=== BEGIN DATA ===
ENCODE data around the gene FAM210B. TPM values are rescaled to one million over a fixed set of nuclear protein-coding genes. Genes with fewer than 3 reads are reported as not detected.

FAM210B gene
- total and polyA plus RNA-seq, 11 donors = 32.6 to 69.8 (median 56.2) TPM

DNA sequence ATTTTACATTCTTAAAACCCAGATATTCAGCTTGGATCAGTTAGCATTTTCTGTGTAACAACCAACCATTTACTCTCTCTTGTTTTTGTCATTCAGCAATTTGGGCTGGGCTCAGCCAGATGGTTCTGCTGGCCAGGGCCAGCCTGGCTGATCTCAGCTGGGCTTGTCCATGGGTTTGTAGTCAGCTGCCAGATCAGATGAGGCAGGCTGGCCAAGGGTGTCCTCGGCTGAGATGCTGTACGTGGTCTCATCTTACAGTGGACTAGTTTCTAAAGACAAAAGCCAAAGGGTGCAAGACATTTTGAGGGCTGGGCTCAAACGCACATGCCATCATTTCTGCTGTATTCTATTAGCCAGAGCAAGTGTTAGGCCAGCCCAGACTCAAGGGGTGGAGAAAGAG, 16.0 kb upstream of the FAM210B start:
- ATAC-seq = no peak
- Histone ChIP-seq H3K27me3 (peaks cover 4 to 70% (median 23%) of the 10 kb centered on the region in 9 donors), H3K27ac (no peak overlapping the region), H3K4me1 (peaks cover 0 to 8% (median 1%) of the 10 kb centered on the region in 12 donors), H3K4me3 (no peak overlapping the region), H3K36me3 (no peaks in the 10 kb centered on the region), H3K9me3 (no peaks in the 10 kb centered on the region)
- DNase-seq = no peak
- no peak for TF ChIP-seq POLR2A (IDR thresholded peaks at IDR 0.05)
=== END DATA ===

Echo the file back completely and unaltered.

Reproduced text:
ENCODE data around the gene FAM210B. TPM values are rescaled to one million over a fixed set of nuclear protein-coding genes. Genes with fewer than 3 reads are reported as not detected.

FAM210B gene
- total and polyA plus RNA-seq, 11 donors = 32.6 to 69.8 (median 56.2) TPM

DNA sequence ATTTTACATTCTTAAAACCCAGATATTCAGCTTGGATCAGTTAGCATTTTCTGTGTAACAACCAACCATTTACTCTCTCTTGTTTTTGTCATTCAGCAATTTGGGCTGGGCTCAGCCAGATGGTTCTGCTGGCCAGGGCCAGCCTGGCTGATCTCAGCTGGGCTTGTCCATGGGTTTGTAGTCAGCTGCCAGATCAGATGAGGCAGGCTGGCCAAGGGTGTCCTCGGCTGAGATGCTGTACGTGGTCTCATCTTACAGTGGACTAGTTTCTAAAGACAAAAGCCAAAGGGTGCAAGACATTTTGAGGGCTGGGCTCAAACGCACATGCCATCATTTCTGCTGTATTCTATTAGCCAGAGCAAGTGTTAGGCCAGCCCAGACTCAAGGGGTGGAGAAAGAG, 16.0 kb upstream of the FAM210B start:
- ATAC-seq = no peak
- Histone ChIP-seq H3K27me3 (peaks cover 4 to 70% (median 23%) of the 10 kb centered on the region in 9 donors), H3K27ac (no peak overlapping the region), H3K4me1 (peaks cover 0 to 8% (median 1%) of the 10 kb centered on the region in 12 donors), H3K4me3 (no peak overlapping the region), H3K36me3 (no peaks in the 10 kb centered on the region), H3K9me3 (no peaks in the 10 kb centered on the region)
- DNase-seq = no peak
- no peak for TF ChIP-seq POLR2A (IDR thresholded peaks at IDR 0.05)